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Conseil d'administration

Executive Board focusing on indigenous and Afro descendent groups of Latin America and Caribbean region

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© UNICEF/HQ06-1209/Markisz
Epsy Campbell Barr, member of the Black Parliament of the Americas and the UNICEF Consultative Group of Afro-descendant Leaders, speaks at the presentation on the Americas and Caribbean region. Secretary ‘ad interim’ of the UNICEF Executive Board Ado Vaher is beside her.

By Kun Li

NEW YORK, USA, 7 September 2006 – At the Second Regular Session of the 2006 UNICEF Executive Board, representatives from Latin America and the Caribbean’s indigenous and Afro descendent groups voiced their concern about the exclusion facing their communities.

“There are about 150 million of us living in every country of the region, and we represent almost one third of the total population here, but for decades we are considered as minorities,” said Epsy Campbell Barr of Costa Rica, who represents the Afro descendents in Latin America and Caribbean region.

She told the UNICEF Executive Board: “The biggest problem facing Afro descendent children is exclusion. We can see exclusion in the face of health, education, and social justice. We have the highest HIV infection rates, the highest infant mortality rates, and many of our children run into trouble with the law.”

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© UNICEF/HQ06-1210/Markisz
Representative of Peru’s Candoshi Indigenous Group and the Ministry of Health Guillermo Sundi (left) speaks at the presentation on the Americas and Caribbean region. UNICEF Regional Director for the Americas and the Caribbean Nils Kastberg is beside him.

Ms. Barr’s concern was shared by Guillermo Sundi, a member of Peru’s Candoshi – an indigenous group that once faced extinction.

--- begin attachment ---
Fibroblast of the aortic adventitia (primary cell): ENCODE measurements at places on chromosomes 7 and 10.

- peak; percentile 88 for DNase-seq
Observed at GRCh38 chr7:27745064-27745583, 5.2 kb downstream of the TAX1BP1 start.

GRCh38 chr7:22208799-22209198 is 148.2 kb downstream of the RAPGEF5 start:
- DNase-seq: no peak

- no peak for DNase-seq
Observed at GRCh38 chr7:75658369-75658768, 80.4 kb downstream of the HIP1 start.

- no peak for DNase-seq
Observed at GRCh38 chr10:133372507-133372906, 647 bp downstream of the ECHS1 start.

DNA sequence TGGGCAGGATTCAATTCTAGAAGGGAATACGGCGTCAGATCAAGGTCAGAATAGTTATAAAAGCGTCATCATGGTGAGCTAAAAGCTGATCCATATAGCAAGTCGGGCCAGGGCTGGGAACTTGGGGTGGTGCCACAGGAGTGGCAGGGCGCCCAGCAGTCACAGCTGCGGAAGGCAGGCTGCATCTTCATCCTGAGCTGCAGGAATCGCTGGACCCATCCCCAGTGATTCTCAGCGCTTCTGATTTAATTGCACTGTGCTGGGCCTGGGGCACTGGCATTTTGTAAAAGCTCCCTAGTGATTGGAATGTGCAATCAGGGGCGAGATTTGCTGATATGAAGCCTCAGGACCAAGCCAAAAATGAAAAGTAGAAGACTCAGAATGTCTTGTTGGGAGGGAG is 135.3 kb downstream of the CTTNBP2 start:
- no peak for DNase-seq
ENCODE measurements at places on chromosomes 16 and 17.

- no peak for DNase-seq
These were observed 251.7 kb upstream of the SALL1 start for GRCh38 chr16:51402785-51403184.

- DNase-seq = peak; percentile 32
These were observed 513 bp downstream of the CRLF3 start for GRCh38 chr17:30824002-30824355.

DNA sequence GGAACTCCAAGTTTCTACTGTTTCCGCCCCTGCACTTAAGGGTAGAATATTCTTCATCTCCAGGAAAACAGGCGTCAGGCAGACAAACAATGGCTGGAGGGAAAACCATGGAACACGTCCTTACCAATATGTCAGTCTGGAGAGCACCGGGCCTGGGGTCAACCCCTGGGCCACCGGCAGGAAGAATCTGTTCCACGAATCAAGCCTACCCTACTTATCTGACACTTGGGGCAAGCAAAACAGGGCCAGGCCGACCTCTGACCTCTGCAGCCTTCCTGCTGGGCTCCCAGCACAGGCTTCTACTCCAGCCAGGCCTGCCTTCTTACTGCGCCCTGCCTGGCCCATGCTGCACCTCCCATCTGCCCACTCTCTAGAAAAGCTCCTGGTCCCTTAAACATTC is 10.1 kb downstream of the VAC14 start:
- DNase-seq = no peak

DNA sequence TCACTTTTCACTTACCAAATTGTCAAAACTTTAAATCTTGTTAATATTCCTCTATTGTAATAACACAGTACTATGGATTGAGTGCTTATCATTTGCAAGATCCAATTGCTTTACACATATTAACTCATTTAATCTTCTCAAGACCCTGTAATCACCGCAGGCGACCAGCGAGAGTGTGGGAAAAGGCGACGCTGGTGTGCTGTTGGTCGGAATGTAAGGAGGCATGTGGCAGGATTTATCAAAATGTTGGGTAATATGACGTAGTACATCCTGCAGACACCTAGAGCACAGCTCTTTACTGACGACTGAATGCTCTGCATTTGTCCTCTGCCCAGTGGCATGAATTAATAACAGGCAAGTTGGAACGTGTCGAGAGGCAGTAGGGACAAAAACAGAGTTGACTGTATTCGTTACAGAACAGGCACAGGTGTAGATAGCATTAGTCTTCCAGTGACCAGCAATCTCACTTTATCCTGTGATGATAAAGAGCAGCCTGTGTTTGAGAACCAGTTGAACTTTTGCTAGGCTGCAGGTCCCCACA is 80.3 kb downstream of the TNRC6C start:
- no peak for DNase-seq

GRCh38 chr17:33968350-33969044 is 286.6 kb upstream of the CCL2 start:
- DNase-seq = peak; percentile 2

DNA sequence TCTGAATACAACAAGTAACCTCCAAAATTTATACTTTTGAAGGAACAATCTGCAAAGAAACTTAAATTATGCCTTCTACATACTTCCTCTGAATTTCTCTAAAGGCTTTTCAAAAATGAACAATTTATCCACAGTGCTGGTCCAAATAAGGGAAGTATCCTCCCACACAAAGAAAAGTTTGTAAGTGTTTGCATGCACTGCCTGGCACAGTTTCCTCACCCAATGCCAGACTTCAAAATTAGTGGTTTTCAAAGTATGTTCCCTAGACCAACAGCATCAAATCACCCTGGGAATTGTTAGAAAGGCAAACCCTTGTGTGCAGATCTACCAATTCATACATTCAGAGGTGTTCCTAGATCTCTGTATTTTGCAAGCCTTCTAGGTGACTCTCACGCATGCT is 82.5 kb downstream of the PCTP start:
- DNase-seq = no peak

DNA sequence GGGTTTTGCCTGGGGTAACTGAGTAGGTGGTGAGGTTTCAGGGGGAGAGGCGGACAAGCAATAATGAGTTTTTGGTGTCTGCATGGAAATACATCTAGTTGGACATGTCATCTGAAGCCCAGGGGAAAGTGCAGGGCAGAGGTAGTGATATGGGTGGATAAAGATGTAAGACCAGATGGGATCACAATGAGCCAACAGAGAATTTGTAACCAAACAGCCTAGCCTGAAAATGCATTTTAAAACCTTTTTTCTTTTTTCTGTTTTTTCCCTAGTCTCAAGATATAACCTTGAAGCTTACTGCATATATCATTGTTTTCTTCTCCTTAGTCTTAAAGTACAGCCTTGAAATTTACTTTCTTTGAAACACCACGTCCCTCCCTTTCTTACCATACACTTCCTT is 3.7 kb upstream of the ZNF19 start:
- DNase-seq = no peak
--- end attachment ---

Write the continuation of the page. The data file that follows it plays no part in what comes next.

In 2003, a Hepatitis B epidemic infiltrated all the communities in Candoshi and Shapra. If the outbreak had not been contained quickly, both groups could have been wiped out. 

“We undertook early vaccinations for newborns against Hepatitis B within the first 24 hours of birth,” Mr. Sundi said about the massive campaign carried out by the Ministry of Health and partners like UNICEF. For an isolated group like the Candoshi, living far away from the outside world, “the problem of Hepatitis will not go away in a few years. It will take many years to resolve,” said Mr. Sundi.

UNICEF Regional Director of Latin America and the Caribbean region, Nils Kastberg, told the Board that there have been many achievements made towards the Millennium Development Goals in the region, especially with education, but many challenges still remain.

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© UNICEF/HQ06-1211/Markisz
Director of Brazil’s National AIDS Programme Mariângela Batista Galvão Simão speaks during a panel discussion on the Americas and Caribbean region at the UNICEF Executive Board.

“At the national level, for example, infant mortality rates are low, and school enrolment rates are high. But when you look at the indigenous and Afro descendent children, the infant mortality is much higher, and many of their children are not in school,” said Mr. Kastberg.

“Across the region, we have chronic malnutrition that particularly affects indigenous and Afro descendent children. We also see more violence within the families, and increasing HIV/AIDS cases among young girls – another item UNICEF and UN agencies are committed to stop,” he said.

Mr. Kastberg and the other delegates asked that the Board ensure that future country programmes focus not only at the national level but also at the local level.

“We need to see how state resources are used, so that they can improve the lives of children,” he said.